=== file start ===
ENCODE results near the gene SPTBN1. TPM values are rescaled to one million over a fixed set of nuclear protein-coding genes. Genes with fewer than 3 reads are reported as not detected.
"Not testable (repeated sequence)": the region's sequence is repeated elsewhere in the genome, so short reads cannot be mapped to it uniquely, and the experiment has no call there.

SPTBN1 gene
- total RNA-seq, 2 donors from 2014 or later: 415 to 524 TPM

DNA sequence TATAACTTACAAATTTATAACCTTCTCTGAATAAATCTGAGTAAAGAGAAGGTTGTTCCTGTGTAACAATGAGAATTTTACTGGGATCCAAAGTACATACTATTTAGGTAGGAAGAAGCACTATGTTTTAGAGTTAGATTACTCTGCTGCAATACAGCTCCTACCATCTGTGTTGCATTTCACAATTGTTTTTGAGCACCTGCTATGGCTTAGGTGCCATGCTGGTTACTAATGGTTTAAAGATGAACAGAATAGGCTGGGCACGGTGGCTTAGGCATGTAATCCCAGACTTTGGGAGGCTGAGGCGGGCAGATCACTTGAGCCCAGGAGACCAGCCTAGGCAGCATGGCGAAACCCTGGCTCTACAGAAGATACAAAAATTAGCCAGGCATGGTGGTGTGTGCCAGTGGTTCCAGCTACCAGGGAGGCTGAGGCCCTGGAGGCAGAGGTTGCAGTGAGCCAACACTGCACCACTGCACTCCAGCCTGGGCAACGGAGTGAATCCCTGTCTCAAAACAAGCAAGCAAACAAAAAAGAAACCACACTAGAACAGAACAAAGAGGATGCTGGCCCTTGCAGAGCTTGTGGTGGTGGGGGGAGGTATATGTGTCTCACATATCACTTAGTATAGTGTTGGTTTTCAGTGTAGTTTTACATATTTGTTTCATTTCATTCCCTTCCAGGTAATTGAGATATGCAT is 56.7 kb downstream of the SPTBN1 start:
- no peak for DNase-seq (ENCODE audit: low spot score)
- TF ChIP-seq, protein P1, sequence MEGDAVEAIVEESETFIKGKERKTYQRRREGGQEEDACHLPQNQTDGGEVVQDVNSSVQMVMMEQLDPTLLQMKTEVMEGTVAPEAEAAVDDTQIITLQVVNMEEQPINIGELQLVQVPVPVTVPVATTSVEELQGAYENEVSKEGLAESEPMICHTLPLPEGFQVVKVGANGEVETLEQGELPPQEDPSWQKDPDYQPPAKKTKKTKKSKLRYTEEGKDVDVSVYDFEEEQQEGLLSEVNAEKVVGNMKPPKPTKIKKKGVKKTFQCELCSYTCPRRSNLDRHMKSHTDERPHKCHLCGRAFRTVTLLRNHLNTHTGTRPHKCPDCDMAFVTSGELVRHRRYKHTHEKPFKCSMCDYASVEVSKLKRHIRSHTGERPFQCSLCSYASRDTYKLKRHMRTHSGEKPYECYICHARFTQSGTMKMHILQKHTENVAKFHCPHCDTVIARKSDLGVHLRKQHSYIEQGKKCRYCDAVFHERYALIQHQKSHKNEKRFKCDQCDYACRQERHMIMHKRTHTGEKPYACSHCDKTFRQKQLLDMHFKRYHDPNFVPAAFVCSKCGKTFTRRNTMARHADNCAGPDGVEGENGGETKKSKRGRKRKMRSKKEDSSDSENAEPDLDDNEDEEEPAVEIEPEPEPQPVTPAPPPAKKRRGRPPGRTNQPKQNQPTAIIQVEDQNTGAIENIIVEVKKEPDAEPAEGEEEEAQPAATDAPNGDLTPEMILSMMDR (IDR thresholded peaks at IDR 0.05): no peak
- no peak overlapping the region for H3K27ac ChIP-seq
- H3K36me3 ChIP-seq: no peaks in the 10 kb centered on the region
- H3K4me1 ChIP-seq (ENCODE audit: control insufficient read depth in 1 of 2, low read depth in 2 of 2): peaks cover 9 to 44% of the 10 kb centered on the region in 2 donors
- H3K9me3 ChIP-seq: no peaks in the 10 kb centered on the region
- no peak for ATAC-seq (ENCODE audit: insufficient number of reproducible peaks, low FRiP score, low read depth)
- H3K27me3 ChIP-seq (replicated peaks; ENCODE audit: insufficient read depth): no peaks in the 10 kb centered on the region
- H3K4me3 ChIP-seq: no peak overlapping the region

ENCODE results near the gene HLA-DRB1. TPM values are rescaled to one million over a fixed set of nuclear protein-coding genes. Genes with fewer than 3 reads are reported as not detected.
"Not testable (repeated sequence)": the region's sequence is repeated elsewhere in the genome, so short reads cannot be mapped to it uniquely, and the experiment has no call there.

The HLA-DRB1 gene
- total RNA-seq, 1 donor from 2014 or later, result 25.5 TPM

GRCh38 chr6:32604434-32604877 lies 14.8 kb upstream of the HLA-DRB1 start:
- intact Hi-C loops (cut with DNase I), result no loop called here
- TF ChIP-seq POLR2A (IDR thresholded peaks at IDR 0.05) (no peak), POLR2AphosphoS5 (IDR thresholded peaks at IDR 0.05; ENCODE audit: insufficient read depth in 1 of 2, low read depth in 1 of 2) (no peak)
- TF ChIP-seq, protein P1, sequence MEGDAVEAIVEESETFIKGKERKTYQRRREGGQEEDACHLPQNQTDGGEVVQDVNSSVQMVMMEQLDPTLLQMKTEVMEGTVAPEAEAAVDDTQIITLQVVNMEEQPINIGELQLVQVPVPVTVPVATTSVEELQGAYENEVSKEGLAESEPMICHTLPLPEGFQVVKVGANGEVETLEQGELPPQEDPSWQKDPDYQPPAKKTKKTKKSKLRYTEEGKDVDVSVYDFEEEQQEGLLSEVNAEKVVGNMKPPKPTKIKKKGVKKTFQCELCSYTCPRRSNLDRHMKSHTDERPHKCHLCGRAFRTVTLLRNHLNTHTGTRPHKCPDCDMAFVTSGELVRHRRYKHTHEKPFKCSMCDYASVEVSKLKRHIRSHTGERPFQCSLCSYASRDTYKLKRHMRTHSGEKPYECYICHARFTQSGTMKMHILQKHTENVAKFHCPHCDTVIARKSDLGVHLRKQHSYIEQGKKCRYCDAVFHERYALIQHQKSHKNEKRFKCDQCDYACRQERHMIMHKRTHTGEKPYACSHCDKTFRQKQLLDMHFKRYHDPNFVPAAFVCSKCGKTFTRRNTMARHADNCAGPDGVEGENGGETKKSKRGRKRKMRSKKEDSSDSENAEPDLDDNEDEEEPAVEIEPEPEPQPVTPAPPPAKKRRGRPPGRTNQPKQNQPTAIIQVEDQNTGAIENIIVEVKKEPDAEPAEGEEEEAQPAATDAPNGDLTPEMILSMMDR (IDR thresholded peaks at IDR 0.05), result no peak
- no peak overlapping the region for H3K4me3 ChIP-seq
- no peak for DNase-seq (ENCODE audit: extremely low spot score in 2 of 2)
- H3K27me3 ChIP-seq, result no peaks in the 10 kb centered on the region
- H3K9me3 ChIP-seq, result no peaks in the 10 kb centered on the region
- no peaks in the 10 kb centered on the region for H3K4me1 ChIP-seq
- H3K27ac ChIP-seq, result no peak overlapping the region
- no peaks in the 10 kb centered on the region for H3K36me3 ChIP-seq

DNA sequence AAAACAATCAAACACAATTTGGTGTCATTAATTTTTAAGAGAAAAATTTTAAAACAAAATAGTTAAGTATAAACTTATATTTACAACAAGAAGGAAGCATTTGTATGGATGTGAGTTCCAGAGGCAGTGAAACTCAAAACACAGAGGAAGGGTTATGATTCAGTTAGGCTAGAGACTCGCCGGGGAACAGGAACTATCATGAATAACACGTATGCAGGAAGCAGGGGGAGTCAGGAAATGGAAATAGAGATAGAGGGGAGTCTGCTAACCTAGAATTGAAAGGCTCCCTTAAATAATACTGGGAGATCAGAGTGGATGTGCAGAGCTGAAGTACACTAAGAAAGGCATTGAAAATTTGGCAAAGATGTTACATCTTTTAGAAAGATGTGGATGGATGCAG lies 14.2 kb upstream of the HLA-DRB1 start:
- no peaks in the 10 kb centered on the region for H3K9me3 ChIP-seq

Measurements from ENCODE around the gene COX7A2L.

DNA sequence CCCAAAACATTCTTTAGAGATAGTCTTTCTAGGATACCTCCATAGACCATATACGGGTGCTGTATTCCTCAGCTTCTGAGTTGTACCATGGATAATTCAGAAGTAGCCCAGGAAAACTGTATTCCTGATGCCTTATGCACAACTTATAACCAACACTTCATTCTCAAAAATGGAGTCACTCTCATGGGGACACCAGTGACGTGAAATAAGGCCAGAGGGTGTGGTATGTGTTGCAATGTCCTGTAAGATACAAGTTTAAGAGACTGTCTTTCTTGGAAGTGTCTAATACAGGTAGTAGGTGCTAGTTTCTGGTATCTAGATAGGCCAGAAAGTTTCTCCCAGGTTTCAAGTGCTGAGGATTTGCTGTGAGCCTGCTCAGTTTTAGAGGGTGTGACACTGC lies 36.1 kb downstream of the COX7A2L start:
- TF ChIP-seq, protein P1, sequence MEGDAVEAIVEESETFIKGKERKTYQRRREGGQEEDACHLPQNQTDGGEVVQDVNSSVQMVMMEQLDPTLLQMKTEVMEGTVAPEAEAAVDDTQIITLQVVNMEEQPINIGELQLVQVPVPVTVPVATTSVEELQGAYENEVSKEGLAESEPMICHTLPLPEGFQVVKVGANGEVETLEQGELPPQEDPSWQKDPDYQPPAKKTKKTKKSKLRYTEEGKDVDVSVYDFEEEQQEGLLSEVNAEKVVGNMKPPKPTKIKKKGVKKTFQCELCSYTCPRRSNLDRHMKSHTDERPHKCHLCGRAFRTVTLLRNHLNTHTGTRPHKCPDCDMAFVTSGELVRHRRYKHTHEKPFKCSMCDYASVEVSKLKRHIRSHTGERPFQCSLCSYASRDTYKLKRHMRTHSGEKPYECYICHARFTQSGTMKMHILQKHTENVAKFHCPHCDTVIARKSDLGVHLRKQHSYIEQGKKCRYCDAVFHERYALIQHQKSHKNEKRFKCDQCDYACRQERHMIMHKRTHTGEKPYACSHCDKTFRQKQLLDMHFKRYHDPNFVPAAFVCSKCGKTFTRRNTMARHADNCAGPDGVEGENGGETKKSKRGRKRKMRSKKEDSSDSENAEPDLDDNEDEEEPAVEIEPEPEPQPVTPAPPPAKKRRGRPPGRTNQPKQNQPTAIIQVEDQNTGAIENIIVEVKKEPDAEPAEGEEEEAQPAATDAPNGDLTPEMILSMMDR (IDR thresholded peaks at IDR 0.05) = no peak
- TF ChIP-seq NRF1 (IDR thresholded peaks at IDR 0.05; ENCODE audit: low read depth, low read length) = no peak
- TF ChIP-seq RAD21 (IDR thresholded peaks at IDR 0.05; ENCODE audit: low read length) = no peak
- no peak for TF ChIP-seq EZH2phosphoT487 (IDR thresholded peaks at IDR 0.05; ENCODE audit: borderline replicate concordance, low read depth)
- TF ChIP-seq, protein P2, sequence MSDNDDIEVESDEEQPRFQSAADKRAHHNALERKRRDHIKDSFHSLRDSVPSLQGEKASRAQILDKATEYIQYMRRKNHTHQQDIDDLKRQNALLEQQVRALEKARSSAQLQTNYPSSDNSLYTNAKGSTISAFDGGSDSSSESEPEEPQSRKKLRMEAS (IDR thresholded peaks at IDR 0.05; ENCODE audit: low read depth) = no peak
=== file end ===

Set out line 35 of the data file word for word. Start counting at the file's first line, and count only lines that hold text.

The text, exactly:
- TF ChIP-seq NRF1 (IDR thresholded peaks at IDR 0.05; ENCODE audit: low read depth, low read length) = no peak